Spring River Paramedic

Ambulance Service

A History Spring River Paramedic Ambulance Service

By 1974, Cherokee Village was approaching 20 years of existence, with a population of  about 2,000 residents.  Many of the Village's residents were from populated areas where rapid, professional emergency services were considered a fact of life.  Although Cherokee Village's fire department had been founded several years earlier, the residents of this area depended on services from outside the area, or even funeral homes, for their emergency medical needs.

Modern emergency medical service, of the type we enjoy today, had it's beginnings in the 1960's.  At that time, the level of EMS response could vary widely from place to place, and even some larger cities had emergency medical service little better than that found in rural areas.  By 1974 several of the community's residents had recognized the need for ambulance service in this area.  As stated in a February 1985 Cherokee Villager article “ In October of 1974, 12 people were appointed by Desiree Meyer, President of the P.O.A., and charged with the task of organizing an ambulance service.”

Cherokee Village Ambulance Service was incorporated in January 1975, and began operations in March.  $14,000 was available from fund raising efforts to purchase the service's first fully equipped ambulance.  A second ambulance was purchased in the service's second year to cover when the first unit was on a call, and in 1976 the Quorum Court contributed $2000 for the service to cover the north half of Sharp County.

In the beginning, the Cherokee Village Ambulance Service answered about 15 calls per month.  By the mid-1980's about 50 to 60 calls per month were typical.  The service now responds to about 250 calls per month.

The original volunteer crews were dispatched by telephone, and typically were on duty for a week at a time.  Later volunteer crews, which usually consisted of a driver and either two basic EMTs or an EMT and a first responder, would be on duty for 48 hours at a time and were dispatched by radio pagers.  Well over 300 people served as volunteers over the service's first 20 years of operation.

Training has always been an important aspect of the Service's operation.  The first EMT class in Arkansas was taught in Ash Flat in 1974.  Since then, around 25 EMT classes of various levels have been taught, scores of CPR classes have been held for both service members and the public, and many hundreds of hours of continuing education classes have been conducted for the Service's medical personnel.

Many important milestones have been reached over the Service's thirty years of operation.  In 1991, CVAS became an Enhanced Basic Life Support service, which allowed crew members to use electrical defibrillation for patients in cardiac arrest.  Two years later the Service upgraded to an Intermediate level license which allowed EMTs to provide IV therapy to patients.  The final upgrade came in 1995 when the Service became a fully paid service at the Paramedic level, the highest level of license generally available to ambulance services in the state.  All of these steps required ever increasing levels of training for crew members, and were in part motivated by the need to provide advanced level care when transferring patients from the local hospital to more distant medical facilities.  Also in 1991, Cherokee Village Ambulance Service was honored as Ambulance Service of the Year for the state of Arkansas, and the next year was named National EMS Service of the Year.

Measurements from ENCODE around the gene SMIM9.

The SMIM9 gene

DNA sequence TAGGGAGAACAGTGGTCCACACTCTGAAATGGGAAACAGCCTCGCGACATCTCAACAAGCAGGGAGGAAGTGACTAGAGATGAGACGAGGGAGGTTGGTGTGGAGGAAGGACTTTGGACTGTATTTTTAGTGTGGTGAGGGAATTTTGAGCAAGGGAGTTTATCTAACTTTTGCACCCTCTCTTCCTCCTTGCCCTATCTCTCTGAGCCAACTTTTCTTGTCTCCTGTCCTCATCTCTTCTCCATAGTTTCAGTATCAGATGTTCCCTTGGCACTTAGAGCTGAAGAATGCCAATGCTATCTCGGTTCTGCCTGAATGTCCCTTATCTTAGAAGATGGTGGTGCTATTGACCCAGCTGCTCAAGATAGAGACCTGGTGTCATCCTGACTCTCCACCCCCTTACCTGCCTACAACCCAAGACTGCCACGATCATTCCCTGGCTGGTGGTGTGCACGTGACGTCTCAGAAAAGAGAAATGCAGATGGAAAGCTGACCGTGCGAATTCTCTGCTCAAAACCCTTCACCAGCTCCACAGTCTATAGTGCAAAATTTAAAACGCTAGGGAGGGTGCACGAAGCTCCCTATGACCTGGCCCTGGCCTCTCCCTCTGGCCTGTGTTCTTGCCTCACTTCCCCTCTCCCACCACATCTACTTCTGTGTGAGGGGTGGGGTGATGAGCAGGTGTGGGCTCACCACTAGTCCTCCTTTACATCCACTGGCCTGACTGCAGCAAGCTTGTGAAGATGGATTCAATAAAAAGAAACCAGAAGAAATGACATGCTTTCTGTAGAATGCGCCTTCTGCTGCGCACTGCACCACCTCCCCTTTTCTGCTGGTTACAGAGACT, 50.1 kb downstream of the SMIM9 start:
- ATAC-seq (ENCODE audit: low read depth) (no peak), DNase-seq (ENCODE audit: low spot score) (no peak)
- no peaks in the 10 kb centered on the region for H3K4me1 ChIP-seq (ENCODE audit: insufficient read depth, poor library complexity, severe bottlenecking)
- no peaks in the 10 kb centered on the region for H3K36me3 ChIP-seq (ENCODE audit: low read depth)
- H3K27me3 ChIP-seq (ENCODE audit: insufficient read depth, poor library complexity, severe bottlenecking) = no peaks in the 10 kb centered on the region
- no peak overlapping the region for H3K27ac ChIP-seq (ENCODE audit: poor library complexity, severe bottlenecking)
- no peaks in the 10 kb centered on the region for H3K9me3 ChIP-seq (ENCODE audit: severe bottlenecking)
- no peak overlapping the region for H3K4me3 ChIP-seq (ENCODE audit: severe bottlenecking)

Although Cherokee Village Ambulance Service has provided service to much of the north part of Sharp County since very early in it's history, in 1999 a name change to Spring River Paramedic Ambulance Service officially recognized the service's regional nature.

In 1997 the ambulance service portion of the Ozark Acres Fire Department and Ambulance Service was consolidated with the Cherokee Village Ambulance Service, and until 2006 SRPAS had operated two stations, one known as “The Pines” at the intersection of Iroquois and Allegheny in Cherokee Village, and the other located near the fire station in Ozark Acres.  In July 2006,  SRPAS began covering the area formerly served by Lifecare EMS of Cave City, thus expanding its area to include all of Sharp County.  A third station was added at that time, located between Evening Shade and Cave City.

SRPAS now has six fully equipped and licensed paramedic level ambulances.  Including the office staff, SRPAS has twenty-one full-time employees, which includes thirteen that are paramedics and eight that are certified at the Basic or Intermediate level.  Every crew that responds to an emergency call includes at least one paramedic.